The Free Nationals Shine & Transcend with Self-Titled Debut Album

 Evan Dale // Dec 14, 2019 

It’s been a long road for the Free Nationals to find their way to the release of their self-titled debut album. Though it’s been swift since they released their debut single, collaborative effort with Daniel Caesar, Beauty & Essex late last year, they’ve been at it as Anderson .Paak’s backing band for many more years than that. But, through .Paak’s own growth and all the things that come with it including countless tours and performances on platforms like NPR’s Tiny Desk, the Free Nationals themselves – which rotate .Paak in at drums in performance and occasionally the studio – have gained a separate yet prestigious reputation. 

 

In 2019, they kept an every-other-month kind of pace for leading singles. Time brought Mac Miller’s first posthumous verse into mix with a Kali Uchis hook for a bittersweet ballad. On Sight pulled JID, Kadhja Bonet, and MIKNNA out of their respective comfort zones and into the funk sphere. Eternal Light exhibited the Free Nationals’ transcendent collaborative ability at its furthest push with a reggae spot from Chronixx. And Shibuya allowed Syd the sultry kind of soul performance she always brings in tow. 

 

As the album has come to fruition, it expectedly includes all five introductory singles carefully dotted throughout its playbill. And all new tracks but one, Lester Diamond, follow suit, highlighting in-house vocals and features of some of music’s most sought-after names. But the sole inclusion of Lester Diamond alone leaves us wanting more like it. The Free Nationals to modern music are not what The Funk Brothers were to the Motown era. They have the reach, the foundation, and the connections to do what the Funk Brothers – with all the skills that came with their ability – didn’t have. And with their first vocally disjointed release suddenly in the open, it’s difficult to listen onward knowing what they’re capable of doing in an era less focused on vocals and penmanship than any before it in modern times. It would be nice to hear more instrumental bouts from such a transcendent and capable band, but maybe such a request is the jump of a gun so early on in the band’s limelight framing.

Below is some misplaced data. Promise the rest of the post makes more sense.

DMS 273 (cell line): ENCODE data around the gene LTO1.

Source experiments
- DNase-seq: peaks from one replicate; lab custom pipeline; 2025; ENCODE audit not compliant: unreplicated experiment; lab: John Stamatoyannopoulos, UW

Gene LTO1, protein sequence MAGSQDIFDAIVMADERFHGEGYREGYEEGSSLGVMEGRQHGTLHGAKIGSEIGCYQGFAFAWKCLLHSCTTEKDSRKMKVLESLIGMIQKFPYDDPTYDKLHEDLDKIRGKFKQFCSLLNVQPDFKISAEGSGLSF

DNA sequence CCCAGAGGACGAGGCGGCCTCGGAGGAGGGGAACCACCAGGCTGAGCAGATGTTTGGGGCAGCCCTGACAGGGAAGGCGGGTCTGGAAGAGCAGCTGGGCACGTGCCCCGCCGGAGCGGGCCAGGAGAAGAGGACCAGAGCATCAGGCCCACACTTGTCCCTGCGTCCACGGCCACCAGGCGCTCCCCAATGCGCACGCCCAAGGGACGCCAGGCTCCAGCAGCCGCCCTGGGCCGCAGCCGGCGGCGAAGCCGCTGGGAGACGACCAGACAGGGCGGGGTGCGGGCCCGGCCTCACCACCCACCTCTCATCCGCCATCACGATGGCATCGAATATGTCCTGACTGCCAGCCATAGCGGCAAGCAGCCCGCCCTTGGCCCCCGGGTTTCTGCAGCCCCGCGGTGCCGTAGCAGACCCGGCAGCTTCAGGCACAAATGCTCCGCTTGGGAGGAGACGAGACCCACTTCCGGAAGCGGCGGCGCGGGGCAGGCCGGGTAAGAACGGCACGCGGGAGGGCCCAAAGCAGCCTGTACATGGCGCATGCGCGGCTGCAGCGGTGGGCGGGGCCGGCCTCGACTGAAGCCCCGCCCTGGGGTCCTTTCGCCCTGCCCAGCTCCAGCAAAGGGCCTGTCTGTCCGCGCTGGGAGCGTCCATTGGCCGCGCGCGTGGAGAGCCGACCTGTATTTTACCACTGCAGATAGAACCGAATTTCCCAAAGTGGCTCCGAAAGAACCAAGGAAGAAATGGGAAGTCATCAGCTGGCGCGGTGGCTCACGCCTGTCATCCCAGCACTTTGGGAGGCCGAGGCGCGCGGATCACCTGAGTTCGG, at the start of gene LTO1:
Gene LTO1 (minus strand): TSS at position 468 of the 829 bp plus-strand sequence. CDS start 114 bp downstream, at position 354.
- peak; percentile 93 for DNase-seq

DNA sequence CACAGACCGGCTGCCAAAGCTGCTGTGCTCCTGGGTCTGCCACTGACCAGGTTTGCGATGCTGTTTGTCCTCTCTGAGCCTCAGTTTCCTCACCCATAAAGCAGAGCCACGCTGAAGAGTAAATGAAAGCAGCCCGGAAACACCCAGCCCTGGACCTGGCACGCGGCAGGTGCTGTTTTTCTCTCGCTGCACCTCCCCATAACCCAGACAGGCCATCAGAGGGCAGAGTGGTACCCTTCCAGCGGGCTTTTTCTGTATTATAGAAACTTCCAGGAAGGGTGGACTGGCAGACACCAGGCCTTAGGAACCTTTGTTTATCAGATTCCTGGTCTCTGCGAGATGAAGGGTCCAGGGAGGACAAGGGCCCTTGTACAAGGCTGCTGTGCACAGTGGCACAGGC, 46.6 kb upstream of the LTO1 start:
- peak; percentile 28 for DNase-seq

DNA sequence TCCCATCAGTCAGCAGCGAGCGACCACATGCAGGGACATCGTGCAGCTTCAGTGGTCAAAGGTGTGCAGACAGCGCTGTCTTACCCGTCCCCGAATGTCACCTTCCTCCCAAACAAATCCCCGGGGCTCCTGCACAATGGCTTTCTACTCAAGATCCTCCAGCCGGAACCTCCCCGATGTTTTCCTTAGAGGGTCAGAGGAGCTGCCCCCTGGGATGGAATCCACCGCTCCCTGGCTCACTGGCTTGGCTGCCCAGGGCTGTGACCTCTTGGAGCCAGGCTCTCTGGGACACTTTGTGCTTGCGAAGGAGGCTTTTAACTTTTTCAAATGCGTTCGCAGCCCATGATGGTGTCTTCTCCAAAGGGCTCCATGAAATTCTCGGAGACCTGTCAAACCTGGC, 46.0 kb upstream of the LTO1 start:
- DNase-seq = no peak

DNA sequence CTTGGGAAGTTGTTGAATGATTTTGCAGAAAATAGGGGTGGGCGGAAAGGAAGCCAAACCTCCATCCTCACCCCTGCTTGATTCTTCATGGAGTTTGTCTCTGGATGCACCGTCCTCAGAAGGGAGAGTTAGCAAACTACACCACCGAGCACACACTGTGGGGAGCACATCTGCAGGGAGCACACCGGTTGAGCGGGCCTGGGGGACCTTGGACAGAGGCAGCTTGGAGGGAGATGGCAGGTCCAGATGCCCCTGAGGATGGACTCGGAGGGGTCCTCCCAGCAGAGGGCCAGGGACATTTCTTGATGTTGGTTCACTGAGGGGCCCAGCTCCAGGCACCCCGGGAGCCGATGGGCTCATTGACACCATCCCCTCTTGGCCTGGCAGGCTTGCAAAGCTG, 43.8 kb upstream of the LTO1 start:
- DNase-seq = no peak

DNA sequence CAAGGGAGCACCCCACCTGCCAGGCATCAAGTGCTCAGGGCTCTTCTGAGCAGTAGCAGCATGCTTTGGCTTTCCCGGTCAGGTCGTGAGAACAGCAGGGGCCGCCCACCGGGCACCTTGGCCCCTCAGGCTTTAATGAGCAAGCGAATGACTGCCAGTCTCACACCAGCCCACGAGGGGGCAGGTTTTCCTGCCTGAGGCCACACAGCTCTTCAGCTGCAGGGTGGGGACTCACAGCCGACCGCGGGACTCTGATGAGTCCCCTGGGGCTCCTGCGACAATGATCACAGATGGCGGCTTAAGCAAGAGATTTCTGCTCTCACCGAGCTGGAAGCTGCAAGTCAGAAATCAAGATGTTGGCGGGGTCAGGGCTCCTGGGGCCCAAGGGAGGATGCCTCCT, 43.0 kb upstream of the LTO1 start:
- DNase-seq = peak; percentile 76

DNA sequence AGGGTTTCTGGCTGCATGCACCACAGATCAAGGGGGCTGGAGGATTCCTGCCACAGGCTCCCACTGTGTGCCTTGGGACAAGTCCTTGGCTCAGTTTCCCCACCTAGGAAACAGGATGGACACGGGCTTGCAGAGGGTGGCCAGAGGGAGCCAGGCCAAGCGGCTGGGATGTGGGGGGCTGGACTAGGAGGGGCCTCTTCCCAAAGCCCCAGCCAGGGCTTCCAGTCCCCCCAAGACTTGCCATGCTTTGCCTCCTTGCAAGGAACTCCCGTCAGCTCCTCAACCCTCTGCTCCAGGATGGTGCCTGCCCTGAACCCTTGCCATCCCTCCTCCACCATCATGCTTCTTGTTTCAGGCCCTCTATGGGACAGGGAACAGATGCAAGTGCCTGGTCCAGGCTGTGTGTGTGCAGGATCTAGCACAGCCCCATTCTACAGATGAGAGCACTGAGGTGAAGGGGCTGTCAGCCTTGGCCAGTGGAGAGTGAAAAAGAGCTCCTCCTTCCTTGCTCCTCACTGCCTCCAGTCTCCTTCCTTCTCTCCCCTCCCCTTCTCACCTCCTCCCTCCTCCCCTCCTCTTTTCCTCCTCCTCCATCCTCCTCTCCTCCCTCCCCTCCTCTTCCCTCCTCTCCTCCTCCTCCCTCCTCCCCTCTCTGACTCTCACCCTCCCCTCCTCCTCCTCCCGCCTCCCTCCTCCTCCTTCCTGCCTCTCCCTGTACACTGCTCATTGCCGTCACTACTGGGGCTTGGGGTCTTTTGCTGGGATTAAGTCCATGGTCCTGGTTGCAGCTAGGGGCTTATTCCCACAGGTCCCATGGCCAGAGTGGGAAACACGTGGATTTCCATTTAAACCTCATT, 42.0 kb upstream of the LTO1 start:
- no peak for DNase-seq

Digression in place, the twelve tracks making up the majority of the Free Nationals’ debut album and subsequently their entire canon are solid. Though there’s little doubt they knowingly released their strongest collaborative efforts en route to the album’s release and that in turn, the six songs unincluded in the train of singles or the sole instrumental track are not as strong as their other half, there is still not a moment to overlook.

 

An outrageous collaborative collective makes up the new half of the Free Nationals playbill. The all-encompassing artistry of Shafiq Husayn opens the entire project with a firm and calming bout of introductory poeticism, leading towards a timeless funk exhibition true to the rest of the project’s underlying nature. The retro aesthetic of Benny Sings plays directly into the eclectic era-spanning colorway that the Free Nationals have always stood for. Anderson .Paak himself pulls his soulful rasp into frame and further explores the seamless collaboration that he and his band share on Gidget. T.I. continues an unexpected year of collaborative efforts with an expectedly smooth yet raw verse on Cut Me a Break. And Conway, Westside Gunn, and Joyce Wrice make The Rivington the exact kind of funk-hip-hop-soul transcendent anthem that should close out a project hellbent on exploring the gray areas between all three established scenes. 

 

Through and through, Free Nationals plays out well beyond – and behind – the band’s years. It could have come out anytime in the last five or six decades and no one would have questioned the placement of any of its musical nuances save some of the hip-hop-centric verses. It is a bold exhibition of timeless funk and its role across every other genre for which its featuring artists represent. And even in an era firmly motivated by the workings of funk and its influence on soul, hip-hop, R&B, and electronica in particular, it stands out as a comprehensive live-band feature album, the likes of which usually only come from renowned producers, like KAYTRANADA who himself released his sophomore album on the same day as the Free Nationals released their debut.

 

It is a remarkable introduction for a band who have proven themselves innovative veterans much more than they are newcomers to the scene. And though there is undoubtedly room for growth and refinement in their sound, to nitpick it would be to denounce the experimentalism and risks taken that drove it into form in the first place. 

 

To that, we’ll leave it at this: congratulations to the Free Nationals – the world can’t wait to see what you do next and who you do it with.